The Tobacco Deal - U.S. Tobacco Industry Case Study

Essay by Rectifier March 2004

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Five key companies dominate the U.S. tobacco industry. These corporations mainly specialize in the manufacture and sale of cigarettes. At the forefront, controlling almost half of the U.S. market for cigarettes and owning the Marlboro brand, lies Philip Morris Companies, Inc. Only half of their revenues come from the sale of tobacco products; Philip Morris also includes and owns food and beverage businesses, notably Kraft and Miller Brewing.

Next in line is RJR Nabisco Holdings Corp. This company's tobacco subsidiary consisted of R.J. Reynolds, who produced products such as Camel and Winston cigarettes. The food subsidiary of the company, Nabisco, accounted for approximately half of the company's revenue, however the majority of sales and profits came from their cigarettes.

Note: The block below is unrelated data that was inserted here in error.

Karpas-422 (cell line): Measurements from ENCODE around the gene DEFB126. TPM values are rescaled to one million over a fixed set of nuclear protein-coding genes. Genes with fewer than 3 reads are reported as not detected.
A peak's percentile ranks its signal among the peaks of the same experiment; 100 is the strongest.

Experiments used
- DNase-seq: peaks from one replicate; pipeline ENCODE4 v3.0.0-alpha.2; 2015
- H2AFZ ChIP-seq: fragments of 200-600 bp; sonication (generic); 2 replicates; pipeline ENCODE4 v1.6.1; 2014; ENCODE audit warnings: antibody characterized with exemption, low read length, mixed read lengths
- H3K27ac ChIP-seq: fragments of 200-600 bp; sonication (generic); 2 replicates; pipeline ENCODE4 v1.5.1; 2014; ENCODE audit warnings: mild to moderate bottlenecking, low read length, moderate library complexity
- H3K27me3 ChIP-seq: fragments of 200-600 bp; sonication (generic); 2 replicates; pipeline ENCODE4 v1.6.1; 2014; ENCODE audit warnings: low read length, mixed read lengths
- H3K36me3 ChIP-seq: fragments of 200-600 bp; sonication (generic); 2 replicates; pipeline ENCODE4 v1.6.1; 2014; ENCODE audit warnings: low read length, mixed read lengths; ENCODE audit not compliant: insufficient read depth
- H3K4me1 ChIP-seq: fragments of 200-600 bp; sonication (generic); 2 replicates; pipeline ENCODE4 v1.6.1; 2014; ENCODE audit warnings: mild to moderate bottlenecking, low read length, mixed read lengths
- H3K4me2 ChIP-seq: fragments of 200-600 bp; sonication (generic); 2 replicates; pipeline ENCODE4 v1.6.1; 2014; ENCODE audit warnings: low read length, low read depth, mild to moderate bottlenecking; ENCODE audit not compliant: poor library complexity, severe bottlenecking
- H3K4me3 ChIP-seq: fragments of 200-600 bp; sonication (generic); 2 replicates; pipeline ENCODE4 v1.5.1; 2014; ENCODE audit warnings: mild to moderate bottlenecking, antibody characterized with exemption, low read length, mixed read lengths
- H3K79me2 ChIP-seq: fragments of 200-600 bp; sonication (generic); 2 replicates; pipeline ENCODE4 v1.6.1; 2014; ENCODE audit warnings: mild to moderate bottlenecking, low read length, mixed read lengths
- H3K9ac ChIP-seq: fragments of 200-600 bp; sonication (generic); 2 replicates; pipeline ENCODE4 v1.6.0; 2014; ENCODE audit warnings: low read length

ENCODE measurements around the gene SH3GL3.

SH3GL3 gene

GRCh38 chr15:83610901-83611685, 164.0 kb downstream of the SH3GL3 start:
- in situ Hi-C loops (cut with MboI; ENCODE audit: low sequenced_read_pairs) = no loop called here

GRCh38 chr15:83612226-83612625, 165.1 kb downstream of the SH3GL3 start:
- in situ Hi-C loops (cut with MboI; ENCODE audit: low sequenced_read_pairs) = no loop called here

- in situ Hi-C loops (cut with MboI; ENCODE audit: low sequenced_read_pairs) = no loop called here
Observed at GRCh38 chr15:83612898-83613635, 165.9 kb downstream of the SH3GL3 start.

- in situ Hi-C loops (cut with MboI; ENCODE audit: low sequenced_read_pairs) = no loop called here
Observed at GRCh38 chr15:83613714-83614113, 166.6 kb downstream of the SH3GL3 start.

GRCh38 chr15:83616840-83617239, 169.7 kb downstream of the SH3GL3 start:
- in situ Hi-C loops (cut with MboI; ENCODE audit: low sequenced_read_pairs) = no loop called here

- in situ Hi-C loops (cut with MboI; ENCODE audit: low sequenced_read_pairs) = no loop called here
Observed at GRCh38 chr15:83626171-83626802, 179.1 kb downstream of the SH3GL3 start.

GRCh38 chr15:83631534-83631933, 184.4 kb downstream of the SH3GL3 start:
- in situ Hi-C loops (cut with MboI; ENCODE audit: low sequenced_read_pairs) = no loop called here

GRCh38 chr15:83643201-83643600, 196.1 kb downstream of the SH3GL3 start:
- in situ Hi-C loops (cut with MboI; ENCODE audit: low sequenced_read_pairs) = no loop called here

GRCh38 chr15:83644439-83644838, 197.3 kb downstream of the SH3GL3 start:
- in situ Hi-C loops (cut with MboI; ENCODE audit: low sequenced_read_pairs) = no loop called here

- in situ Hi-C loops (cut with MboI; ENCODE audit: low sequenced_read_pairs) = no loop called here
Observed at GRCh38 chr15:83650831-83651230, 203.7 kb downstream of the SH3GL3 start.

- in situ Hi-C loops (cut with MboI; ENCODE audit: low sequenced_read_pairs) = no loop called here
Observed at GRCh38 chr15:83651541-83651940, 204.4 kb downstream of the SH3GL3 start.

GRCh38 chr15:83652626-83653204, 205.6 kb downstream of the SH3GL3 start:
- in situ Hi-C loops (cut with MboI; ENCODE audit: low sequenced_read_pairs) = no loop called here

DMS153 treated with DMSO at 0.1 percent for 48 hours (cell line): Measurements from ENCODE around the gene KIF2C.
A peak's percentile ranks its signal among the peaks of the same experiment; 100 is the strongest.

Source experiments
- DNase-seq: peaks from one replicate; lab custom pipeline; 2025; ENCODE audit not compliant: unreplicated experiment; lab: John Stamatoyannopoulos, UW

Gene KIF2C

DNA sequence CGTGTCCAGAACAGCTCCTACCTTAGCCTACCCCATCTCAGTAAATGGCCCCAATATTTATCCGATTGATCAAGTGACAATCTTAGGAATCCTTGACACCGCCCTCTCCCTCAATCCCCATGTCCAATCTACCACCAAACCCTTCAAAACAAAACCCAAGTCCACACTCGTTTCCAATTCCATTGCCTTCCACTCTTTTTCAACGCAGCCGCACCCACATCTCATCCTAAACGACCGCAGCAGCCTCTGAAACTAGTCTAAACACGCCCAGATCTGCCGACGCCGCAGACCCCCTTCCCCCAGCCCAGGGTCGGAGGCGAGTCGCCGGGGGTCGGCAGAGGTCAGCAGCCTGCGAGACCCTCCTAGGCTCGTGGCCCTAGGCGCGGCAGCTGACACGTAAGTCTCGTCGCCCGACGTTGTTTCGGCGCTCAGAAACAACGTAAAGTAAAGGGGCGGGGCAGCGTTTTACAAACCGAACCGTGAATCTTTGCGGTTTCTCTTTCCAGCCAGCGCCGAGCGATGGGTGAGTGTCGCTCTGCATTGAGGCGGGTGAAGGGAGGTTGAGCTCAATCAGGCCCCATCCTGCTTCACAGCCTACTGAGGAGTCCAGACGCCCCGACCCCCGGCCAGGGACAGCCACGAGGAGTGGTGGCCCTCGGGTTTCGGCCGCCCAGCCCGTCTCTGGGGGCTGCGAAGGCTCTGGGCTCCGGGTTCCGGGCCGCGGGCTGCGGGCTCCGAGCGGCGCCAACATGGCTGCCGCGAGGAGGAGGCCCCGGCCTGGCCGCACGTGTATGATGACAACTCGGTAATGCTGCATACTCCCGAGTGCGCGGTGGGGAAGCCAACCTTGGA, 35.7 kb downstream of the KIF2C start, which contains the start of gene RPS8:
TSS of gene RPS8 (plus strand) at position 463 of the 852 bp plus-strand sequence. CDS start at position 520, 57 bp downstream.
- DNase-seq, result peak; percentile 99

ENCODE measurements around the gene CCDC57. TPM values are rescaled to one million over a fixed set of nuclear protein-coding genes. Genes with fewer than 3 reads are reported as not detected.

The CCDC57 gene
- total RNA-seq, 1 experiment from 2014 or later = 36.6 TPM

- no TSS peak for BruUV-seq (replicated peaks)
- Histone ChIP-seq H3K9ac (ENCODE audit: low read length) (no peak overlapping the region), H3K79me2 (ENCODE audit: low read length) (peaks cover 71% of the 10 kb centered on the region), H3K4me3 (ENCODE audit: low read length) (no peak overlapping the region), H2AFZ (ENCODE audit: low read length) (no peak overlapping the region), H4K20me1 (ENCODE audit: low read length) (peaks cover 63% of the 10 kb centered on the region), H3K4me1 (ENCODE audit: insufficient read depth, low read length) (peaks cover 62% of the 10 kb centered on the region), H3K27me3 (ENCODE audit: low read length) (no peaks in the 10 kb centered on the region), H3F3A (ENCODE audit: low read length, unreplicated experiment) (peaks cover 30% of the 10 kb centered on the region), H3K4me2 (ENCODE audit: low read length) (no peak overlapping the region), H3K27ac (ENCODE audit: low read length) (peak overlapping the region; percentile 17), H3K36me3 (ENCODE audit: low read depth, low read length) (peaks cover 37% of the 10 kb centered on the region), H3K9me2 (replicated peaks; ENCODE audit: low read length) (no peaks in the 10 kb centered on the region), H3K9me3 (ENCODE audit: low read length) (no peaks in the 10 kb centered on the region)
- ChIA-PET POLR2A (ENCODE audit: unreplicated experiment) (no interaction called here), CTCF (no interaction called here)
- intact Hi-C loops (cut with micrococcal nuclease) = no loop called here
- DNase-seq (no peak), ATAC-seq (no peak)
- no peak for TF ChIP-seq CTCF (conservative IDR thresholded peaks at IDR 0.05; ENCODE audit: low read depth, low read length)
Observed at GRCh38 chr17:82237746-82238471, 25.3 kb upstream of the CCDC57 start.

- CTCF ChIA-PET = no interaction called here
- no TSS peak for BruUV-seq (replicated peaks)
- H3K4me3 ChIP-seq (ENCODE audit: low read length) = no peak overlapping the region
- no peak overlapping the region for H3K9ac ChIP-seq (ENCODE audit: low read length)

The ladder 3 companies, consisting of BAT Industries, Loews Corporation, and the smallest being Brooke Group Ltd., are the other players in the field. BAT, being based in Britain, was the manufacturer of brands such as Lucky Strike and Kool cigarettes.

Loews' holdings included that of the Lorrillard Tobacco Company, who produced cigarette brands Kent, Newport, and True. Brooke's Liggett division mainly specialized in discount varieties of cigarettes, such as Chesterfield, L&M, and Lark to name a few. These 5 companies were being called out in the case known as The Tobacco Deal.

For years the tobacco industry had adequate defense against government regulation and lawsuits. By maintaining that tobacco and cigarettes had not been proven to cause cancer or other disease, the tobacco industry was able to overturn all lawsuits filed up until 1996. Warning labels invoked in 1965 on cigarette packaging helped companies to argue the fact that consumers knew the harmful effects associated with smoking, but assumed the consequences and the risks anyway. Coupled with large donations to political parties, these factors helped the tobacco industry to...